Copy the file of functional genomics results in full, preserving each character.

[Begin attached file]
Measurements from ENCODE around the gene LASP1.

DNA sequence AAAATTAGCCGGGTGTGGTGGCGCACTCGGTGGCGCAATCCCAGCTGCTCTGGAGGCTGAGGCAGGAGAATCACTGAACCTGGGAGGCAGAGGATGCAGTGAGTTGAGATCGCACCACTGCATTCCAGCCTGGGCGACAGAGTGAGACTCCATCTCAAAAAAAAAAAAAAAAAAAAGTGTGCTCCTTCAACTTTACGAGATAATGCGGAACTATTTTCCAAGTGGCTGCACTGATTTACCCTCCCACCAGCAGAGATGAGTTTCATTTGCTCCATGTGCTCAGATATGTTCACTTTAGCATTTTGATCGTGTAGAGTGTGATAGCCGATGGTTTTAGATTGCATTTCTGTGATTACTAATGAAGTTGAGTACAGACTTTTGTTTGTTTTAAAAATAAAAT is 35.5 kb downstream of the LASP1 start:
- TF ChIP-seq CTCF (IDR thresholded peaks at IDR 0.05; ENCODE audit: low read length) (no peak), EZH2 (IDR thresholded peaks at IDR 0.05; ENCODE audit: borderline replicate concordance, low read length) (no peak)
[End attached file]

Measurements from ENCODE around the gene LASP1.

DNA sequence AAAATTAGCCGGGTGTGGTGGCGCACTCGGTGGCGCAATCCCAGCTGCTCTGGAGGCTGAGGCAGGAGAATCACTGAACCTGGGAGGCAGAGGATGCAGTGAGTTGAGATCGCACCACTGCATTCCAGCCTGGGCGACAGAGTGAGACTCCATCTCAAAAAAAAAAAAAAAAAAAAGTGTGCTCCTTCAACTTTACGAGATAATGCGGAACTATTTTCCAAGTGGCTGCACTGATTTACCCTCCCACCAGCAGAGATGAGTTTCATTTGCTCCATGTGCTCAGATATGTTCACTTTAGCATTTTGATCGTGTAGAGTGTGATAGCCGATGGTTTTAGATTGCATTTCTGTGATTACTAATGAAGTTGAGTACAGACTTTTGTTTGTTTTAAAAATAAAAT is 35.5 kb downstream of the LASP1 start:
- TF ChIP-seq CTCF (IDR thresholded peaks at IDR 0.05; ENCODE audit: low read length) (no peak), EZH2 (IDR thresholded peaks at IDR 0.05; ENCODE audit: borderline replicate concordance, low read length) (no peak)